Cabbages and Kings

A diary by the authors of the Louis Kincaid series

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Location: Fort Lauderdale/Elk Rapids, Florida and Michigan, United States

We are the New York Times bestselling authors of the Louis Kincaid series and other stand alone thrillers. We have taught writing at major conferences for ten years.

Monday, February 11, 2008

Now let's talk about the bird

I'm back. Sorry for the absence. Did your heart grow fonder?

Probably not. I know how annoyed I get when I click over to my favorite bloggers and find they haven't posted anything fresh. (Where have you gone, Barry Eisler?... a nation turns its lonely eyes to you...woo woo woo. And let's start a petition to get Miss Snark back while we're at it. )

Blogging is like flossing. If you don't do it every day, your gums bleed, your teeth go bad and start falling out, bacteria enters your bloodstream, you get a horrible debilitating disease and you die alone and in great agony. Probably without a will.

Okay, that's just what my dental hygenist tells me to scare me. But it works for blogging, too. If you don't do it with regularity and conviction, you die.

So I am back, if you'll have me. And today, I want to talk about the black bird.

You know which one I mean. Literature's most famous MacGuffin. The "fairly interesting statuette." The stuff dreams are made of. *

This year is the 75th anniversary of the publication of Dashiell Hammett's "The Maltese Falcon." This deceptively simple detective story first saw the light of day as a serial in the old pulp magazine "Black Mask." But here we are decades later, still talking about the bird. Today, I was on a panel as part of our library system's "Big Read" program, talking about Hammett's book with three talented crime writers: Jonathon King, Anthony Gagliano and Christine Kling. And while we had great fun yakking about such tangential topics as femme fatales, the Depression and Humphrey Bogart, we kept coming back to the same thing: What is it about this book that still pulls at us?

Jonathon started things off by saying he appreciates the book mainly through his writer's prism. "To me, it's all about the writing," he said. Jon is a splendid writer (James Lee Burke no less said of his stuff: "He captures the intrigue, lyrical beauty, and darkness of the Florida Everglades better than any other writer I know of.") But it was kind of cool to hear Jon say he wishes he could get away with using words like "heater" in his books.

Anthony made an interesting point that Sam Spade was a new type of hero on the American landscape, a guy who can trace his lineage back to the Shanesque saviors of the American western. To which I had to respond that Spade reminded me most of Palladin -- a black knight who drank good whiskey, frequented the best San Francisco hotels and meted out justice according to his own moral code.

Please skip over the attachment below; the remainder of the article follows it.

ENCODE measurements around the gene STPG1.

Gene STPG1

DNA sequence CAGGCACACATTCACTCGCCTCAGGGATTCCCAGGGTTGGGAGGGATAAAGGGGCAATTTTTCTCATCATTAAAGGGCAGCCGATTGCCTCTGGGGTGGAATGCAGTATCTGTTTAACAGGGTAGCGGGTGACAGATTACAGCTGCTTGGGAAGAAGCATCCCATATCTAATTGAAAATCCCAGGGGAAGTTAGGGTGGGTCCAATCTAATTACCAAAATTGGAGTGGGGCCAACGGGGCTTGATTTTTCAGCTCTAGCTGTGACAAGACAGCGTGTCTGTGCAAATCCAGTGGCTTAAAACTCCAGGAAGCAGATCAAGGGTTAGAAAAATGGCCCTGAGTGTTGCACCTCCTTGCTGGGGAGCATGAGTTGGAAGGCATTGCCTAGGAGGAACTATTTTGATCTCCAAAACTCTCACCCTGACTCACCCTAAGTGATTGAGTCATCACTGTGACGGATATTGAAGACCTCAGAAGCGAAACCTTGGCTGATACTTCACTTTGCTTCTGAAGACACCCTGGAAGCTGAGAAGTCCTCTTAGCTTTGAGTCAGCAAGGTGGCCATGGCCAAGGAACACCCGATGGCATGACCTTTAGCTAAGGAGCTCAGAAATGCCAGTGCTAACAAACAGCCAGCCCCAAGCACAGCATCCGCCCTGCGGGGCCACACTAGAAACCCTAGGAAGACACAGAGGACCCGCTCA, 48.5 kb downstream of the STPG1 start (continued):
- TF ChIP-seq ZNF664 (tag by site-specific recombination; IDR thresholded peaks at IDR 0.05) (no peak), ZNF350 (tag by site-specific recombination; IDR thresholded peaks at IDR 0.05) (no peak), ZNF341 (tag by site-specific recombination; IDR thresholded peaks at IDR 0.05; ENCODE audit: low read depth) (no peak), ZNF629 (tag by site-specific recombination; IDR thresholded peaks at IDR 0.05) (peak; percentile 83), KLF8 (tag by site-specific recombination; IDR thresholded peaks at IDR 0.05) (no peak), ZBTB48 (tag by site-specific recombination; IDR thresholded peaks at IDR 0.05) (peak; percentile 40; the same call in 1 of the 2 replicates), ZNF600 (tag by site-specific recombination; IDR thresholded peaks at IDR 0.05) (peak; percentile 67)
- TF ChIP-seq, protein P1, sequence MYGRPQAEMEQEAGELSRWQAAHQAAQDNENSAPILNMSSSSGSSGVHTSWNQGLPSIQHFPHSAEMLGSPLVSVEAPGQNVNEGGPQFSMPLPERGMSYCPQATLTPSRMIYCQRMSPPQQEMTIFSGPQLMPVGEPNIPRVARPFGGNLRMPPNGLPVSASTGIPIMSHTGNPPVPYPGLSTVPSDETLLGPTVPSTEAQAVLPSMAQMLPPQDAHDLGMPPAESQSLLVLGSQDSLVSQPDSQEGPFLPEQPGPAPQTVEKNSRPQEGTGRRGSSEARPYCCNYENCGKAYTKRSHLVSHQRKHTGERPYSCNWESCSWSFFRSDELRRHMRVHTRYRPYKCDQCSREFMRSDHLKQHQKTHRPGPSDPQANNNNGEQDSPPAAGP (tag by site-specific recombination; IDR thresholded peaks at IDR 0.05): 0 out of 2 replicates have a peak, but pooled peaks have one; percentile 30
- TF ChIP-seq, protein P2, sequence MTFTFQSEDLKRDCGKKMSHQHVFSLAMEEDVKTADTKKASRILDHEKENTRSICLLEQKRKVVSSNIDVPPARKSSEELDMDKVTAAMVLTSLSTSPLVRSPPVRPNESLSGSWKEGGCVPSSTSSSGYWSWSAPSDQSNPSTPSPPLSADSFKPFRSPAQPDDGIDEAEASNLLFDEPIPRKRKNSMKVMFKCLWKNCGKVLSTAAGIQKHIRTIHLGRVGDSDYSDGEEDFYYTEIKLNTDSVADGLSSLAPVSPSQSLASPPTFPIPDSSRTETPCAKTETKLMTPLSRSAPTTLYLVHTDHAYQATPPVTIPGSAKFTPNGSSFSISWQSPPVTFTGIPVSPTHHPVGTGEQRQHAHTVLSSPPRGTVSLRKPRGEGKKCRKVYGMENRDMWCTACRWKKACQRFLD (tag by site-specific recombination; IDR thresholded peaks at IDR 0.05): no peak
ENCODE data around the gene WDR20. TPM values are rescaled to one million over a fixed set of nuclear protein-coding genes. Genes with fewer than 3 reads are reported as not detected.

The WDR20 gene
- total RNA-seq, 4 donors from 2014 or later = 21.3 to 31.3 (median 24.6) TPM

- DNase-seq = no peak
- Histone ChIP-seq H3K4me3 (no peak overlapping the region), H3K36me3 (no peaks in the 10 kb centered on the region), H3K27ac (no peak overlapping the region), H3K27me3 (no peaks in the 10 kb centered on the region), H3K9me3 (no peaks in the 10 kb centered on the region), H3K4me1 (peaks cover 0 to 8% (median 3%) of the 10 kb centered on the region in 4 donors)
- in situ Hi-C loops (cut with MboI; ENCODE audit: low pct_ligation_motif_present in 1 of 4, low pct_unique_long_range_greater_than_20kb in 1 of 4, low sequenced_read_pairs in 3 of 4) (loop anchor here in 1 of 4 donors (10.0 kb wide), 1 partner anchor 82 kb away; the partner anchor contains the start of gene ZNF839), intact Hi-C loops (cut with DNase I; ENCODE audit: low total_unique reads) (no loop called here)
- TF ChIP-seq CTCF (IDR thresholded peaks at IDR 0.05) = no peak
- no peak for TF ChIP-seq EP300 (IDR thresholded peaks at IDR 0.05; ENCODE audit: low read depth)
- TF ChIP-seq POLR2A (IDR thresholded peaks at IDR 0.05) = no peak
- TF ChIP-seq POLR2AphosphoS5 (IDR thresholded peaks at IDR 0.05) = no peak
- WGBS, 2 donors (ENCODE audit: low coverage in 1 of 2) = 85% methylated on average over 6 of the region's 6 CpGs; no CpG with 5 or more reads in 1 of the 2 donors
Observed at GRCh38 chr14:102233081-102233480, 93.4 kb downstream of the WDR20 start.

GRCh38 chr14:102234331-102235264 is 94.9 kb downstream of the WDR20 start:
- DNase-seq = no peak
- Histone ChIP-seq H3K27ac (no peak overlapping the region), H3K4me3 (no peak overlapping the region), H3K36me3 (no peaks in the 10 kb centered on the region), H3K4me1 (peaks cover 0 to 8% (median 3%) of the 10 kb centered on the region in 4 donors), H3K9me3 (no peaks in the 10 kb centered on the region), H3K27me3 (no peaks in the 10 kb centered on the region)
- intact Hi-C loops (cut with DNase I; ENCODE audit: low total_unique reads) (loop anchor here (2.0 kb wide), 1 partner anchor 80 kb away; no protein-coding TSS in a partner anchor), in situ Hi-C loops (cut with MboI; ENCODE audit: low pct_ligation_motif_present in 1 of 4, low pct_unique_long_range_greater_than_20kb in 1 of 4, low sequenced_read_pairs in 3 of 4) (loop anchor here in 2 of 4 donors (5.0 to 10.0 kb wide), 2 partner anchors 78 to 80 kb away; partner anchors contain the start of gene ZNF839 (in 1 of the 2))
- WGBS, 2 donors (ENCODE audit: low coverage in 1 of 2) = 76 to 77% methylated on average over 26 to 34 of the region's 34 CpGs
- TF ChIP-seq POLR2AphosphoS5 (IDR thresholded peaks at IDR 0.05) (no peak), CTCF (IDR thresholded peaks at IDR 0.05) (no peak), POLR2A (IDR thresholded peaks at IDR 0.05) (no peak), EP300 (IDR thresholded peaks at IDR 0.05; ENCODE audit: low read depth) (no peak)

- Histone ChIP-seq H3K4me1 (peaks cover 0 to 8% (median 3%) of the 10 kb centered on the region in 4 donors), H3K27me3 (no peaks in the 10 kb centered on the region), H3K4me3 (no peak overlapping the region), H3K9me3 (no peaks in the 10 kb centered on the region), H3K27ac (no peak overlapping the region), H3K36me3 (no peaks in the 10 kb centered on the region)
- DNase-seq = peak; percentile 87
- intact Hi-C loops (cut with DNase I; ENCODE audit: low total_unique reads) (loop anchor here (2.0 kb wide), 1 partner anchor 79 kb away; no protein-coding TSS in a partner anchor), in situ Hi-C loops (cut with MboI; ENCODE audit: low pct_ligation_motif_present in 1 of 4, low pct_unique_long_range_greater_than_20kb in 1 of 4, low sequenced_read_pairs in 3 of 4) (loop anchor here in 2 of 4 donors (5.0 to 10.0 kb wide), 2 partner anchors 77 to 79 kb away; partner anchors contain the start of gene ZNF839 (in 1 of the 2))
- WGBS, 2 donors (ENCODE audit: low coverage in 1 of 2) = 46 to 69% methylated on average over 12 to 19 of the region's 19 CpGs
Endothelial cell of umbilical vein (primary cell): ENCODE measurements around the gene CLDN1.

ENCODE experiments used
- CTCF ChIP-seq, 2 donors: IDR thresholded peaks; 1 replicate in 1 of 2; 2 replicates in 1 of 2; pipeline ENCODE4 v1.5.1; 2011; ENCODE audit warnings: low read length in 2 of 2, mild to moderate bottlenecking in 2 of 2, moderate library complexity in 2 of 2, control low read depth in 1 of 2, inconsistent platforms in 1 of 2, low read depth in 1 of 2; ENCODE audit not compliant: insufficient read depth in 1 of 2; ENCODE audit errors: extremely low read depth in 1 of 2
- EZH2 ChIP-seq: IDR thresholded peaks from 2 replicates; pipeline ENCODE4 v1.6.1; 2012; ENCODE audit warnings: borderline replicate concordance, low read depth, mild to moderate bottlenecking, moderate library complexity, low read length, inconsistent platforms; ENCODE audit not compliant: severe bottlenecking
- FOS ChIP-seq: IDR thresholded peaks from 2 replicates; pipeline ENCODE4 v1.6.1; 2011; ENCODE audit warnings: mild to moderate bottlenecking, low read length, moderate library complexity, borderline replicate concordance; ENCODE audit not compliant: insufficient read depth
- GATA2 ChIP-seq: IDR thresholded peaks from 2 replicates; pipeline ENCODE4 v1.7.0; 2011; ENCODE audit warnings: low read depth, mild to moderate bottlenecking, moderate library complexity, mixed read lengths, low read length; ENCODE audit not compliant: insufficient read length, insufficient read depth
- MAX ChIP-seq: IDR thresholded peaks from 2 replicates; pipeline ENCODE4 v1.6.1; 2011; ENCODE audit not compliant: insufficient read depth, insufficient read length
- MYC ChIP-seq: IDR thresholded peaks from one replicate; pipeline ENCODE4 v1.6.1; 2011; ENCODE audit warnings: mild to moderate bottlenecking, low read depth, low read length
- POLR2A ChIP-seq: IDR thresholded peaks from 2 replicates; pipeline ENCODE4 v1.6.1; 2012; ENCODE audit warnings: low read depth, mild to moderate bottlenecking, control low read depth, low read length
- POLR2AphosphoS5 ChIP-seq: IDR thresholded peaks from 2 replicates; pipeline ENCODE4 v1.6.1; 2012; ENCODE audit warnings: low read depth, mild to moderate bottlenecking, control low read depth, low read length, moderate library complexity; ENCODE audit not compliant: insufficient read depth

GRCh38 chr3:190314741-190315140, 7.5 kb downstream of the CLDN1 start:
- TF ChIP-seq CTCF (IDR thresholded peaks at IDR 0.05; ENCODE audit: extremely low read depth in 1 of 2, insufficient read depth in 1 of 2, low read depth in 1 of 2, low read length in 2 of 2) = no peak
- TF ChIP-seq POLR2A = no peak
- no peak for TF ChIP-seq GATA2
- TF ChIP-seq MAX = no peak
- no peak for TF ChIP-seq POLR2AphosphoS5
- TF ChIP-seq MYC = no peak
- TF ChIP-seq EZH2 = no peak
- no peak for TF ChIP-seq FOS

Chris had many points to offer -- there was a lively discussion of Spade's treatment of women -- but she was at her best in interpreting for us the famous Flitcraft parable , the theme that throbs at the dark heart of Hammett's story. It takes an English teacher to make stuff like that clear.

And what a great audience. One gentleman was so knowledgable about Hammett's life that he could have written a credible biography. A woman argued passionately that Lillian Hellman had written much of Hammett's best stuff -- and vice versa. But my favorite was the little elderly lady in the front who had read "The Maltese Falcon" as a girl during the Depression and reminded us it was "good entertainment, something to make us forget about things."

And that it is. Still. Critics and scholars will continue to dissect this book. Here's one essay in January Magazine I particularly liked written by Richard Layman, author of "Shadow Man: The Life of Dashiell Hammett." And experts will continue to praise it: E.D. Hirsch, author of "New Dictionary of Cultural Literary" lists it as one of the 102 significant writers. (Hammett is only one of four crime writers listed, the others being Edgar Allan Poe, Sir Arthur Conan Doyle, and Raymond Chandler).

But the bottom line? I have to side with the elderly lady in the front row. "The Maltese Falcon" is just a helluva good yarn.

* This line never appears in the book. Just the movie.

Wednesday, February 06, 2008